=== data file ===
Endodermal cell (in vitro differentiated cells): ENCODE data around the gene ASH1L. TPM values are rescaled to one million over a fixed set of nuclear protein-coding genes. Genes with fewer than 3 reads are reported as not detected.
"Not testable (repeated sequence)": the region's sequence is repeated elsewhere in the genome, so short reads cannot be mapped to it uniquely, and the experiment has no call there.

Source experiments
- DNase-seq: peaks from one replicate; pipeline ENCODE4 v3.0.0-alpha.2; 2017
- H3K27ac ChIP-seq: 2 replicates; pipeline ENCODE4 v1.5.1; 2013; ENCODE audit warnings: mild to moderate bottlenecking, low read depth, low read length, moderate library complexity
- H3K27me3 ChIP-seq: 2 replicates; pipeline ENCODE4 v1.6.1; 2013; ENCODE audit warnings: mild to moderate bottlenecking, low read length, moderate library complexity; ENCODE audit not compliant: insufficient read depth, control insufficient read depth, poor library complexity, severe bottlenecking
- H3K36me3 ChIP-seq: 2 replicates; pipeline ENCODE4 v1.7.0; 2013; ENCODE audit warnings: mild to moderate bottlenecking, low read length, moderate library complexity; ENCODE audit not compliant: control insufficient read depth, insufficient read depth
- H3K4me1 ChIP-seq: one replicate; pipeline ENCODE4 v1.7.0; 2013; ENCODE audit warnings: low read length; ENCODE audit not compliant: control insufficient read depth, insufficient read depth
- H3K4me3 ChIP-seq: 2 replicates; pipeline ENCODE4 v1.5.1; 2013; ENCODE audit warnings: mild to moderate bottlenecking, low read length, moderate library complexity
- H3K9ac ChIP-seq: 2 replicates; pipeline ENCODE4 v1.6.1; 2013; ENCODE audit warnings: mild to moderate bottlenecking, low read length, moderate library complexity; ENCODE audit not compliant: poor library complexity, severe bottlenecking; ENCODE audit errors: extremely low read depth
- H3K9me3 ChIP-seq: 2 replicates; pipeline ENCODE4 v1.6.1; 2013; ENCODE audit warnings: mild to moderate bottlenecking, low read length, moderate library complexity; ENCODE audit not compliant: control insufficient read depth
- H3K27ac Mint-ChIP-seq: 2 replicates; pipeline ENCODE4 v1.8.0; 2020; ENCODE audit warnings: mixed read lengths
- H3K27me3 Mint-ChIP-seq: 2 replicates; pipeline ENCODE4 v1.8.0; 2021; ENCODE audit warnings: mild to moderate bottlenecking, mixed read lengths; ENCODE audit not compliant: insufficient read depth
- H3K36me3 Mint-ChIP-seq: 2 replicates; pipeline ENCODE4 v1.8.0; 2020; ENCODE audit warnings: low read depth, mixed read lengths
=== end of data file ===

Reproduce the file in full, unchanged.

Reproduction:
Endodermal cell (in vitro differentiated cells): ENCODE data around the gene ASH1L. TPM values are rescaled to one million over a fixed set of nuclear protein-coding genes. Genes with fewer than 3 reads are reported as not detected.
"Not testable (repeated sequence)": the region's sequence is repeated elsewhere in the genome, so short reads cannot be mapped to it uniquely, and the experiment has no call there.

Source experiments
- DNase-seq: peaks from one replicate; pipeline ENCODE4 v3.0.0-alpha.2; 2017
- H3K27ac ChIP-seq: 2 replicates; pipeline ENCODE4 v1.5.1; 2013; ENCODE audit warnings: mild to moderate bottlenecking, low read depth, low read length, moderate library complexity
- H3K27me3 ChIP-seq: 2 replicates; pipeline ENCODE4 v1.6.1; 2013; ENCODE audit warnings: mild to moderate bottlenecking, low read length, moderate library complexity; ENCODE audit not compliant: insufficient read depth, control insufficient read depth, poor library complexity, severe bottlenecking
- H3K36me3 ChIP-seq: 2 replicates; pipeline ENCODE4 v1.7.0; 2013; ENCODE audit warnings: mild to moderate bottlenecking, low read length, moderate library complexity; ENCODE audit not compliant: control insufficient read depth, insufficient read depth
- H3K4me1 ChIP-seq: one replicate; pipeline ENCODE4 v1.7.0; 2013; ENCODE audit warnings: low read length; ENCODE audit not compliant: control insufficient read depth, insufficient read depth
- H3K4me3 ChIP-seq: 2 replicates; pipeline ENCODE4 v1.5.1; 2013; ENCODE audit warnings: mild to moderate bottlenecking, low read length, moderate library complexity
- H3K9ac ChIP-seq: 2 replicates; pipeline ENCODE4 v1.6.1; 2013; ENCODE audit warnings: mild to moderate bottlenecking, low read length, moderate library complexity; ENCODE audit not compliant: poor library complexity, severe bottlenecking; ENCODE audit errors: extremely low read depth
- H3K9me3 ChIP-seq: 2 replicates; pipeline ENCODE4 v1.6.1; 2013; ENCODE audit warnings: mild to moderate bottlenecking, low read length, moderate library complexity; ENCODE audit not compliant: control insufficient read depth
- H3K27ac Mint-ChIP-seq: 2 replicates; pipeline ENCODE4 v1.8.0; 2020; ENCODE audit warnings: mixed read lengths
- H3K27me3 Mint-ChIP-seq: 2 replicates; pipeline ENCODE4 v1.8.0; 2021; ENCODE audit warnings: mild to moderate bottlenecking, mixed read lengths; ENCODE audit not compliant: insufficient read depth
- H3K36me3 Mint-ChIP-seq: 2 replicates; pipeline ENCODE4 v1.8.0; 2020; ENCODE audit warnings: low read depth, mixed read lengths